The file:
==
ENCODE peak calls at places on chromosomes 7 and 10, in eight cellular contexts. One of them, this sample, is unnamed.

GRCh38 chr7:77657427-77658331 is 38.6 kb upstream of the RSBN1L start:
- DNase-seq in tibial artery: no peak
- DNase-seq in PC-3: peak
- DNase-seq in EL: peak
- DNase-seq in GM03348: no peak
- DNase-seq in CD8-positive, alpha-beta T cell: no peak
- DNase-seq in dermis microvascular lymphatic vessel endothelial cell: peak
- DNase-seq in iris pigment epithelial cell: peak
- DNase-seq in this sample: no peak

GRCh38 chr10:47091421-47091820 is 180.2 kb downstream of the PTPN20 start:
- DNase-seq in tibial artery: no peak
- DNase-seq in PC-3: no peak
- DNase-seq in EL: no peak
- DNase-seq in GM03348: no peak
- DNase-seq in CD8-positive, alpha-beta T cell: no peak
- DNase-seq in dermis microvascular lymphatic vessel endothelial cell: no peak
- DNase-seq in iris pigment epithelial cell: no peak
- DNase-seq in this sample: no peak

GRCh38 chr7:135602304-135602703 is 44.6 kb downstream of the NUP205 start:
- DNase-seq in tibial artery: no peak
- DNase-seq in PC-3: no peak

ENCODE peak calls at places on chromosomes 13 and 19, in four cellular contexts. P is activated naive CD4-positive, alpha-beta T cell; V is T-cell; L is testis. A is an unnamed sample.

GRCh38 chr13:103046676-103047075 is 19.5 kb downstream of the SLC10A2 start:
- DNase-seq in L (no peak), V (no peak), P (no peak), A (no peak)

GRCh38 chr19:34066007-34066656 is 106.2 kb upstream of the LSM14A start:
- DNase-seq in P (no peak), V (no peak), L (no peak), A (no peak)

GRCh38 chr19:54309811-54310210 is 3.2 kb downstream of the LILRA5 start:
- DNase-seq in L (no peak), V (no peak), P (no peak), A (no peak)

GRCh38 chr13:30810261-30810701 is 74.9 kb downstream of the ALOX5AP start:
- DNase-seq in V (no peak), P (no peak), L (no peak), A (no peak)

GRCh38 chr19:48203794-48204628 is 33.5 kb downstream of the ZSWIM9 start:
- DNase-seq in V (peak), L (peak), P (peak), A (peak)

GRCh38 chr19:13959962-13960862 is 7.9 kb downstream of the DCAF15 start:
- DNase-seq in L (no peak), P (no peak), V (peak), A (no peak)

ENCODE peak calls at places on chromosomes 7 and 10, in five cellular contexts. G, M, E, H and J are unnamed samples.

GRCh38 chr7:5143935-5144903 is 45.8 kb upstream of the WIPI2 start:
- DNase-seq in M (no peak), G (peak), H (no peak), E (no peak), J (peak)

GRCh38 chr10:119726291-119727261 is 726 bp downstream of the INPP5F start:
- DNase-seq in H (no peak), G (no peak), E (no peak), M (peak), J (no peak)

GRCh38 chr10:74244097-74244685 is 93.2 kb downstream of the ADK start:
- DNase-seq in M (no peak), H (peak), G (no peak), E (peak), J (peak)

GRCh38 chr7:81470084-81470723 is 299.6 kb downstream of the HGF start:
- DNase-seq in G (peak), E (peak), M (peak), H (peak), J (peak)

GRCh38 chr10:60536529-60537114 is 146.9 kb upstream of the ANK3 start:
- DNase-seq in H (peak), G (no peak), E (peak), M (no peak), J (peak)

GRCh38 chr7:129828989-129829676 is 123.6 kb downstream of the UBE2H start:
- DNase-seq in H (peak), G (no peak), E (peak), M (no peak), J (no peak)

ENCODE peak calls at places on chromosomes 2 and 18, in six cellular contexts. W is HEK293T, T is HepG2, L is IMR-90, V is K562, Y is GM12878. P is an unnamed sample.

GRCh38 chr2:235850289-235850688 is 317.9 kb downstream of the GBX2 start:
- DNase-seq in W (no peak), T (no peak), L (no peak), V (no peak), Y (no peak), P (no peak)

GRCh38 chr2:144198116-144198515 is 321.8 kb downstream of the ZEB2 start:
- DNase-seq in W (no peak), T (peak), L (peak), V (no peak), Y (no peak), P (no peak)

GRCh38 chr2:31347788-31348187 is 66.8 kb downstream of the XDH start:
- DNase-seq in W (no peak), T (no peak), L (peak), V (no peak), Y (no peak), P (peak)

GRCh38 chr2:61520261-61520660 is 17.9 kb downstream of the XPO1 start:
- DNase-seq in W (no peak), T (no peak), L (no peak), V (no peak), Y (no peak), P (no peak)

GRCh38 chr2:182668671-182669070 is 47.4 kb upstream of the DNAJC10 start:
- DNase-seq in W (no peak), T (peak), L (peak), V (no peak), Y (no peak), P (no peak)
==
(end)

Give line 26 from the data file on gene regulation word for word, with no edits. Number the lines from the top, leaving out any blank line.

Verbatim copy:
GRCh38 chr19:34066007-34066656 is 106.2 kb upstream of the LSM14A start: